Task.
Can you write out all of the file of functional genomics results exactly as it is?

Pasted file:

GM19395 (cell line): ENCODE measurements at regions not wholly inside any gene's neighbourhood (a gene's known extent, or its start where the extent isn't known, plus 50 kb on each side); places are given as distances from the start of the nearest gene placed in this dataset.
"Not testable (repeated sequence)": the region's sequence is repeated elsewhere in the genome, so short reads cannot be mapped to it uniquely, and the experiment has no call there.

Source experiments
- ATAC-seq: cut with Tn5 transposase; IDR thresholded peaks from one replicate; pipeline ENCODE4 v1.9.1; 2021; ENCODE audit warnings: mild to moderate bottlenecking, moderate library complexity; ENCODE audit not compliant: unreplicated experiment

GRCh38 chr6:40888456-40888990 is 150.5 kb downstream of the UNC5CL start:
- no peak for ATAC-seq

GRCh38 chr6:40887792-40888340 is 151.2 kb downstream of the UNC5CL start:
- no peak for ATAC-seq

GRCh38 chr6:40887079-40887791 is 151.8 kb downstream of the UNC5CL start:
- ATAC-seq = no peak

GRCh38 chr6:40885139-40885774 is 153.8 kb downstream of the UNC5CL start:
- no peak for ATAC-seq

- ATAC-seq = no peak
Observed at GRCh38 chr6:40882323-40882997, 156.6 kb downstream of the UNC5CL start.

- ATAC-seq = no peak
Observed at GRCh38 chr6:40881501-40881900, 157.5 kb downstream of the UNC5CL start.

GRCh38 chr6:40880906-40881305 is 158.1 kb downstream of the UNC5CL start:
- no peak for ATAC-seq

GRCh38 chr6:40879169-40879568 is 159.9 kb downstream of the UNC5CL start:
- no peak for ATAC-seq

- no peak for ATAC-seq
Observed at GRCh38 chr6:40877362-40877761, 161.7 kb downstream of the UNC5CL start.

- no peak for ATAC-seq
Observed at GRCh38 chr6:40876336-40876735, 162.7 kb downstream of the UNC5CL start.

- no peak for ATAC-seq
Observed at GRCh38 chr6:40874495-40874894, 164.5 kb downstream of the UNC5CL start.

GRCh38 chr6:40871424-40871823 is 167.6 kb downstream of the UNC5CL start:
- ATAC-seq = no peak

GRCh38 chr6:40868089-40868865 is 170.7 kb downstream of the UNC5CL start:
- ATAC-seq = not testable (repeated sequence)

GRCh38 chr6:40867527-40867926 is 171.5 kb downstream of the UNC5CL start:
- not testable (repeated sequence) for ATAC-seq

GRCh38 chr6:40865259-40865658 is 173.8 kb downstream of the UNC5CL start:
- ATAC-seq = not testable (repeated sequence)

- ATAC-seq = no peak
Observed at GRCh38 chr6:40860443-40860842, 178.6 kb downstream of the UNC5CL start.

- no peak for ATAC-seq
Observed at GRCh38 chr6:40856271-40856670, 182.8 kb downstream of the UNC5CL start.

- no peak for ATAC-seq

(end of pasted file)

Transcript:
GM19395 (cell line): ENCODE measurements at regions not wholly inside any gene's neighbourhood (a gene's known extent, or its start where the extent isn't known, plus 50 kb on each side); places are given as distances from the start of the nearest gene placed in this dataset.
"Not testable (repeated sequence)": the region's sequence is repeated elsewhere in the genome, so short reads cannot be mapped to it uniquely, and the experiment has no call there.

Source experiments
- ATAC-seq: cut with Tn5 transposase; IDR thresholded peaks from one replicate; pipeline ENCODE4 v1.9.1; 2021; ENCODE audit warnings: mild to moderate bottlenecking, moderate library complexity; ENCODE audit not compliant: unreplicated experiment

GRCh38 chr6:40888456-40888990 is 150.5 kb downstream of the UNC5CL start:
- no peak for ATAC-seq

GRCh38 chr6:40887792-40888340 is 151.2 kb downstream of the UNC5CL start:
- no peak for ATAC-seq

GRCh38 chr6:40887079-40887791 is 151.8 kb downstream of the UNC5CL start:
- ATAC-seq = no peak

GRCh38 chr6:40885139-40885774 is 153.8 kb downstream of the UNC5CL start:
- no peak for ATAC-seq

- ATAC-seq = no peak
Observed at GRCh38 chr6:40882323-40882997, 156.6 kb downstream of the UNC5CL start.

- ATAC-seq = no peak
Observed at GRCh38 chr6:40881501-40881900, 157.5 kb downstream of the UNC5CL start.

GRCh38 chr6:40880906-40881305 is 158.1 kb downstream of the UNC5CL start:
- no peak for ATAC-seq

GRCh38 chr6:40879169-40879568 is 159.9 kb downstream of the UNC5CL start:
- no peak for ATAC-seq

- no peak for ATAC-seq
Observed at GRCh38 chr6:40877362-40877761, 161.7 kb downstream of the UNC5CL start.

- no peak for ATAC-seq
Observed at GRCh38 chr6:40876336-40876735, 162.7 kb downstream of the UNC5CL start.

- no peak for ATAC-seq
Observed at GRCh38 chr6:40874495-40874894, 164.5 kb downstream of the UNC5CL start.

GRCh38 chr6:40871424-40871823 is 167.6 kb downstream of the UNC5CL start:
- ATAC-seq = no peak

GRCh38 chr6:40868089-40868865 is 170.7 kb downstream of the UNC5CL start:
- ATAC-seq = not testable (repeated sequence)

GRCh38 chr6:40867527-40867926 is 171.5 kb downstream of the UNC5CL start:
- not testable (repeated sequence) for ATAC-seq

GRCh38 chr6:40865259-40865658 is 173.8 kb downstream of the UNC5CL start:
- ATAC-seq = not testable (repeated sequence)

- ATAC-seq = no peak
Observed at GRCh38 chr6:40860443-40860842, 178.6 kb downstream of the UNC5CL start.

- no peak for ATAC-seq
Observed at GRCh38 chr6:40856271-40856670, 182.8 kb downstream of the UNC5CL start.

- no peak for ATAC-seq